Facebook Status Alters Custody Agreement

St. Petersburg Times — One law firm has had enough.

Back in the dark ages, like 2005, lawyers had to spend money, time and effort to glean juicy morsels for their cases. A basic custody battle could mean a maze of private investigators, subpoenas and conversations with neighbors.

Now it’s like this: Open browser. Click. Gasp. Print.

“Clients who have participated in social media have become much more vulnerable,” said Joseph Cordell, partner in national law firm Cordell & Cordell. “You have access to inner thoughts and frank conversations that in the past were virtually unheard of.”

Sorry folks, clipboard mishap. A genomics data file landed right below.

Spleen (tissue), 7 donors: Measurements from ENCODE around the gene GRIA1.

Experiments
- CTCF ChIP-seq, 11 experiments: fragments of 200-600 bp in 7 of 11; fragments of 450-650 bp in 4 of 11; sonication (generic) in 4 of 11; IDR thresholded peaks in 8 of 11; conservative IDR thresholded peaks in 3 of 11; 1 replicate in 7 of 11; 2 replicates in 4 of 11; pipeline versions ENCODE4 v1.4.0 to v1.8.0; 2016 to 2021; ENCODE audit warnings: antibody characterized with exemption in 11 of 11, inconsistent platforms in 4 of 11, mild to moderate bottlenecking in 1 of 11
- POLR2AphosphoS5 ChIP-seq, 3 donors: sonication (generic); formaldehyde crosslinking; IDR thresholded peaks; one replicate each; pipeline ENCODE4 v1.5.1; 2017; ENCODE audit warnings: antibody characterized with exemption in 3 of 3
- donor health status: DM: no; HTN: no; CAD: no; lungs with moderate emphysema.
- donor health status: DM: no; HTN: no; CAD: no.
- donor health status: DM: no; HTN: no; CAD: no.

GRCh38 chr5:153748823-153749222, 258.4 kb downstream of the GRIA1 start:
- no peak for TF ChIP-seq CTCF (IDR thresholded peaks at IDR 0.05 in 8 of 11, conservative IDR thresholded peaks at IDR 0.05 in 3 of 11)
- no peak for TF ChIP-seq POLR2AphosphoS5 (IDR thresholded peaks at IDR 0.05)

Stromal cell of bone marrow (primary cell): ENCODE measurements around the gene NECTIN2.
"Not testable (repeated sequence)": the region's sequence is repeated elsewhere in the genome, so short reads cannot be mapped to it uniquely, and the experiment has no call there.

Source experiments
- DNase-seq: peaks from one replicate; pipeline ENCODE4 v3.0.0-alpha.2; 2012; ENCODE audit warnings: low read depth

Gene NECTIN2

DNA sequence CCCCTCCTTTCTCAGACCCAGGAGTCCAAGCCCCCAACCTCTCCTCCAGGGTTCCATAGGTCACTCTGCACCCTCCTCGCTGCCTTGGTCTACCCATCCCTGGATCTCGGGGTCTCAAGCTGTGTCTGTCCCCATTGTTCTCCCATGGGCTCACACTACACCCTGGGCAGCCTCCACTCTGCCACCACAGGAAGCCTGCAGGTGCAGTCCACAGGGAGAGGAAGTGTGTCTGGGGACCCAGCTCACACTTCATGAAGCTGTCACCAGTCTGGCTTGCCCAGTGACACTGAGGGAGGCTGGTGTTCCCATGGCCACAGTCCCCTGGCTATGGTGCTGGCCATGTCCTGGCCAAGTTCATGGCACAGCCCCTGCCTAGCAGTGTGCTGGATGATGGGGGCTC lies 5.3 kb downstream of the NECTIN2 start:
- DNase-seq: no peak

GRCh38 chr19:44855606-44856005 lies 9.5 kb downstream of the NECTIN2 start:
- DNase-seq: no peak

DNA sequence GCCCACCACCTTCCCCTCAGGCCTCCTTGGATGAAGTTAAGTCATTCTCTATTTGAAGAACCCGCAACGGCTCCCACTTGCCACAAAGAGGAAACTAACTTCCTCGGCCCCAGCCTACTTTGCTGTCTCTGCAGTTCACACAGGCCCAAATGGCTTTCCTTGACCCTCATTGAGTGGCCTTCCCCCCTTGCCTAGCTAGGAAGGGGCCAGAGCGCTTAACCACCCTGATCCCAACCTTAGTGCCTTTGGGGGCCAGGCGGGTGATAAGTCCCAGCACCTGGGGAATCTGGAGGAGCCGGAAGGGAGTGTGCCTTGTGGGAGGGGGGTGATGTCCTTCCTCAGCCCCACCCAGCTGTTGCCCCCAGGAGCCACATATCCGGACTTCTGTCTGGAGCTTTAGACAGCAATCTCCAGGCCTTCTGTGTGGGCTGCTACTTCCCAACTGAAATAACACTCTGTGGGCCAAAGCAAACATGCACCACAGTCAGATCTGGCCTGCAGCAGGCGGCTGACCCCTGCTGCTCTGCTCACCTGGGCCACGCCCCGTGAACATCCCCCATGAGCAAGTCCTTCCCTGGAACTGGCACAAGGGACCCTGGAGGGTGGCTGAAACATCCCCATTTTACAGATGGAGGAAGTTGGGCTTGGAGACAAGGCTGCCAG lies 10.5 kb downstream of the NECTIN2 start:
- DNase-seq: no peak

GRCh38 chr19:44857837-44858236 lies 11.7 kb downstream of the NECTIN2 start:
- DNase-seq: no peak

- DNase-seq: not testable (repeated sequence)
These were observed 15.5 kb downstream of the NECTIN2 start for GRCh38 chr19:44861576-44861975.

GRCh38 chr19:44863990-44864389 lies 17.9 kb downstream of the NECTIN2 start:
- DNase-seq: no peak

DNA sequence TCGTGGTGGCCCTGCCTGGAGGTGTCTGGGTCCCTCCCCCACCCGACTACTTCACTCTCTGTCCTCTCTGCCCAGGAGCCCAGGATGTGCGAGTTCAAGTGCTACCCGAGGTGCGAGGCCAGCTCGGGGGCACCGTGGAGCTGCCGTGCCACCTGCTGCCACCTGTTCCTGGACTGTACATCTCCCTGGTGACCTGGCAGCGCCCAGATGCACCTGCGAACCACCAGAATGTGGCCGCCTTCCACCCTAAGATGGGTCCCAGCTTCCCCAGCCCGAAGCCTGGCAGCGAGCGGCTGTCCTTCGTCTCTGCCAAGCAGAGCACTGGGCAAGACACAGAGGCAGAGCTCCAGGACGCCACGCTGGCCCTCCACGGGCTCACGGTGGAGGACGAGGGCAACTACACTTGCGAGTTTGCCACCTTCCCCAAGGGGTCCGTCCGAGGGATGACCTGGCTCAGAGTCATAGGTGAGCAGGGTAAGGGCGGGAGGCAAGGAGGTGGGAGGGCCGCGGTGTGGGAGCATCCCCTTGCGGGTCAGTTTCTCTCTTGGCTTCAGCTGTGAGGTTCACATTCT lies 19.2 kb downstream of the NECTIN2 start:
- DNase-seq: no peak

GPS tracking features on Twitter, Facebook and Foursquare help when people take their children on the run, said Cordell, whose firm has an office in Tampa. One client’s ex-wife had moved her children to eight different locations, he said.

But pictures are the biggest tell. One woman showed up online snorting cocaine off of a key, he said. Another held a bottle of Grey Goose vodka in one hand and a baby in the other.

During one custody battle, a mother posted photos of her children. A friend commented.

The children don’t look much like him.

The mother replied.

That’s because they’re not his.

Read more: Facebook flubs make for salacious divorce case.